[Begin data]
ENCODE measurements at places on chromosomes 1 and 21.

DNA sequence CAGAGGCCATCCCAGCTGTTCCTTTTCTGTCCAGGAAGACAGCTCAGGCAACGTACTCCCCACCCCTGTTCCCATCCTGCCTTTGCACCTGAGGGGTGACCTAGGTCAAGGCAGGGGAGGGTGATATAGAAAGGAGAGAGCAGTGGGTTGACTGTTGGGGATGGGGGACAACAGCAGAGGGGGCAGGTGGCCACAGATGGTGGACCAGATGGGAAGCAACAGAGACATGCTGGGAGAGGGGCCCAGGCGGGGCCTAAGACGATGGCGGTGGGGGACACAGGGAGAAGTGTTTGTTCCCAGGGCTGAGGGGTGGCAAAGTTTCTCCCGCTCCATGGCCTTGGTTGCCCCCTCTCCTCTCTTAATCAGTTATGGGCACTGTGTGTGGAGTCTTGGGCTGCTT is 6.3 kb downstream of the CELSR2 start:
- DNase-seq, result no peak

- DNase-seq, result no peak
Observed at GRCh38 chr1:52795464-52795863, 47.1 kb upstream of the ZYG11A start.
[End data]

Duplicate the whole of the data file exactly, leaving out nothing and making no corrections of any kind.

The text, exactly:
ENCODE measurements at places on chromosomes 1 and 21.

DNA sequence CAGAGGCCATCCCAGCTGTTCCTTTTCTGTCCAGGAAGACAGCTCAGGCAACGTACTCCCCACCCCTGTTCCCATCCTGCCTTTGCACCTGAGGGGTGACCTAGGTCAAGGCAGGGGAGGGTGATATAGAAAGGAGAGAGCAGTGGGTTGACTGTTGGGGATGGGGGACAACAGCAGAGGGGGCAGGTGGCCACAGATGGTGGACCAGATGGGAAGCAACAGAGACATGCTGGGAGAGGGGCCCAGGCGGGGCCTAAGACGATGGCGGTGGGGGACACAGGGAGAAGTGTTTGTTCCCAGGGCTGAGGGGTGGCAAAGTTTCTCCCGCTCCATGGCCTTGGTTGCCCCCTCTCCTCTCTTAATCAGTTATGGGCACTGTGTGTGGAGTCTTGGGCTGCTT is 6.3 kb downstream of the CELSR2 start:
- DNase-seq, result no peak

- DNase-seq, result no peak
Observed at GRCh38 chr1:52795464-52795863, 47.1 kb upstream of the ZYG11A start.